Surely God is my salvation; I will trust and not be afraid.
The Lord, the Lord himself, is my strength and my defense; he has become my salvation.” With joy you will draw water from the wells of salvation. In that day you will say:
“Give praise to the Lord, proclaim his name;
make known among the nations what he has done,
and proclaim that his name is exalted.
Sing to the Lord, for he has done glorious things;
let this be known to all the world.
Shout aloud and sing for joy, people of Zion,
for great is the Holy One of Israel among you.”
Wow. What a bold statement. I am a fickle spirit with a timid heart. I am not struck by “God is my Salvation.” Rather, it’s the “Surely” part that gets me. I’m not “Surely” about anything, if I’m quite honest. And my life does not look like someone who says, with conviction, “Surely God is my Salvation.”
If you looked at me, if you knew me, it might look more like this:
Surely planning is my salvation
Surely well-placed humor is my salvation
Surely clarity of purpose is my salvation
Surely my friends are my salvation
Surely perfect sentences are my salvation
Surely stained glass and quiet and pretty words are my salvation
But not the God of the Universe. Nope. That sucker* is too wily and unpredictable to be relied upon. Because to me, salvation is security. Not shalom.
If salvation was right relationship and restoration and all that stuff…if salvation was something I actually wanted…it would be a lot easier to say “Surely God is my salvation.” If I truly wanted a revolution, it would be a lot easier to trust an Almighty Being who says to his C-Suite “it’s okay, guys, I’ve got a plan. I’m going to give them a baby. Because they have a GREAT track record on raising exemplary human beings who are not horribly wounded and operating from a deficit mindset. I know we’ve got a hundred generations of really poor ROI, but trust me, this time it’s gonna WORK.” I could trust that God if I was willing to take risks, to keep believing in other people, to lose a bet, to lose my bed. But that isn’t my salvation.
I mean, it is. I’ve been to Sunday school. I get that head knowledge. But don’t talk to me about that 8 inch journey to the heart because honey, I haven’t got the map that makes that trek predictable. Siri can’t help me with that.
Hearing the verse “Surely God is my Salvation” has made it so painfully clear that I don’t actually believe it. I am still co-opted by the Gospel of Security, and I’ve been lazy. It takes a lot of concerted effort to throw in beside a God whose plan A is conception, pregnancy, birth. Not only is it the slow route, it’s hella dangerous. How many times do you think God might’ve miscarried before finally making it to the birth? How many Saviors-in-Waiting might’ve succumbed to infant mortality? [Sidenote: Is this like Slayer Activation? Was there a Divine number list, where when one was lost another began the process all over again?] So, yes, dangerous, and the slow-boat, to boot. [Another sidenote: we ask our ministers to study the culture of their placement and learn their context and yada yada, but we ask them to “measure their effectiveness” and “demonstrate their outcomes” very quickly. Yet Christ himself just hung around for 33 years before opening his mouth once. SLOW. BOAT. We have much to learn from silence. We’re all talking too much.]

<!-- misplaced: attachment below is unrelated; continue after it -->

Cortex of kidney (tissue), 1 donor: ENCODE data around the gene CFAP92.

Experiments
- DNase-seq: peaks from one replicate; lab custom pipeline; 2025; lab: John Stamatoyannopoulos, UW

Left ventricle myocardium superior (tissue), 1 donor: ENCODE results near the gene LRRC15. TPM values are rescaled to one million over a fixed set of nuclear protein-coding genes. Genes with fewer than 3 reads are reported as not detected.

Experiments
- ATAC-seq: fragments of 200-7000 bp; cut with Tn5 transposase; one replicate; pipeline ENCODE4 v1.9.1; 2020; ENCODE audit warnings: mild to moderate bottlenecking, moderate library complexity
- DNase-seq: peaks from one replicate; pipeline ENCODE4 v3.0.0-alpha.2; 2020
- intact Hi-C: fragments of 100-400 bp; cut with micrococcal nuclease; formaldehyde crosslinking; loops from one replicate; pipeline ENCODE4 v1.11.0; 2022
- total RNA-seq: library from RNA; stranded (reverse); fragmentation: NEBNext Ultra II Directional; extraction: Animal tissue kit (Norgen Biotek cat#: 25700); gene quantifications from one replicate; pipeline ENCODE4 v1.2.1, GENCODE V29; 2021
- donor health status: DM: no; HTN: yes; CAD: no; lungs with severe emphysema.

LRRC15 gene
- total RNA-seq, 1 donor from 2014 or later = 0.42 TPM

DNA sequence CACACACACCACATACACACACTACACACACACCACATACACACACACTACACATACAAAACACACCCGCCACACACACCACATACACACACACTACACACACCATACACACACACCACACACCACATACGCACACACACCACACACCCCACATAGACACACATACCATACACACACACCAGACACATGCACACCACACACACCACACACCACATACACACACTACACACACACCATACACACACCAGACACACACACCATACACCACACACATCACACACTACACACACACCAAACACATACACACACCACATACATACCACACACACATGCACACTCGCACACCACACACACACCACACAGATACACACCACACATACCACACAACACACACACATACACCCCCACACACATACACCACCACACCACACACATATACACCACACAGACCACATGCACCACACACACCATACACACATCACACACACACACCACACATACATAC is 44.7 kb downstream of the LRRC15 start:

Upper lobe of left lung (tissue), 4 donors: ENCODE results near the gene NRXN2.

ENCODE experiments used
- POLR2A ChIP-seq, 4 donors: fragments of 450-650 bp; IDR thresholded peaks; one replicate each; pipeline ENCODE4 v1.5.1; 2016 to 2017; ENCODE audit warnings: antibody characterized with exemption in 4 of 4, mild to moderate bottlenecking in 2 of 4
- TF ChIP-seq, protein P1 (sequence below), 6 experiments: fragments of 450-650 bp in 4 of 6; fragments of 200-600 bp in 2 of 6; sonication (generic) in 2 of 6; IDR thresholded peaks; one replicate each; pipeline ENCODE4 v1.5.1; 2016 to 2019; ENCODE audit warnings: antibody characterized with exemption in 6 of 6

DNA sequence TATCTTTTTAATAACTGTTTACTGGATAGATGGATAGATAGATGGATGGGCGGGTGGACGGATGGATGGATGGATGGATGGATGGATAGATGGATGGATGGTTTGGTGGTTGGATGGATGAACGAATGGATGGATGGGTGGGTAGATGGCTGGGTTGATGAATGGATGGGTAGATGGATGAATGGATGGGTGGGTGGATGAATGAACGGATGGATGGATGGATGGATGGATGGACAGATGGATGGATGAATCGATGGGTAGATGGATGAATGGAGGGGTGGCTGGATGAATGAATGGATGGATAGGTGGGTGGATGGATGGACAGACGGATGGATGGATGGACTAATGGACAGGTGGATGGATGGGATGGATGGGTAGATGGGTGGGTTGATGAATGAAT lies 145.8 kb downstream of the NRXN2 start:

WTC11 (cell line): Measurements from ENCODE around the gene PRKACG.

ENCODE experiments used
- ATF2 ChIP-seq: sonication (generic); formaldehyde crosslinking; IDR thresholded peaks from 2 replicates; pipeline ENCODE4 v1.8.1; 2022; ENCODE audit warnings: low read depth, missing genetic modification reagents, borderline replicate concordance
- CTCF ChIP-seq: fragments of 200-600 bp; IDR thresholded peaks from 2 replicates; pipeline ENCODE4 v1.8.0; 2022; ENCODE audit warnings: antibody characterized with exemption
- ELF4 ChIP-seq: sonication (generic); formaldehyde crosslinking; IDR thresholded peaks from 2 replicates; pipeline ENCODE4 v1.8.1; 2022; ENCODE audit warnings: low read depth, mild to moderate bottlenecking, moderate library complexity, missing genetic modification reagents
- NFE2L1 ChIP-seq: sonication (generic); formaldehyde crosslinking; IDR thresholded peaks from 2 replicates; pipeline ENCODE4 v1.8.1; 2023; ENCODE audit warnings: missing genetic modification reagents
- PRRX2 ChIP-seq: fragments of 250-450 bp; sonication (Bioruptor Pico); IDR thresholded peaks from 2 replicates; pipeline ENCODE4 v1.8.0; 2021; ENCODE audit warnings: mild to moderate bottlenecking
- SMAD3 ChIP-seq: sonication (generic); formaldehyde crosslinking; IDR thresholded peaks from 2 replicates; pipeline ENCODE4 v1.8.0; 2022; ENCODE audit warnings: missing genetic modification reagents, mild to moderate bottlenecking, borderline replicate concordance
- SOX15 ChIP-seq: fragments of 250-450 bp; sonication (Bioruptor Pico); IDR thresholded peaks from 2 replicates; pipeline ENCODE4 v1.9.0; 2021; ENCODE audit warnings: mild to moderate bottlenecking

“I will trust, and will not be afraid, for the LORD GOD is my strength and my might; he has become my salvation.” Wow.
John said to the crowds coming out to be baptized by him, “You brood of vipers! Who warned you to flee from the coming wrath? Produce fruit in keeping with repentance. And do not begin to say to yourselves, ‘We have Abraham as our father.’ For I tell you that out of these stones God can raise up children for Abraham. The ax is already at the root of the trees, and every tree that does not produce good fruit will be cut down and thrown into the fire.”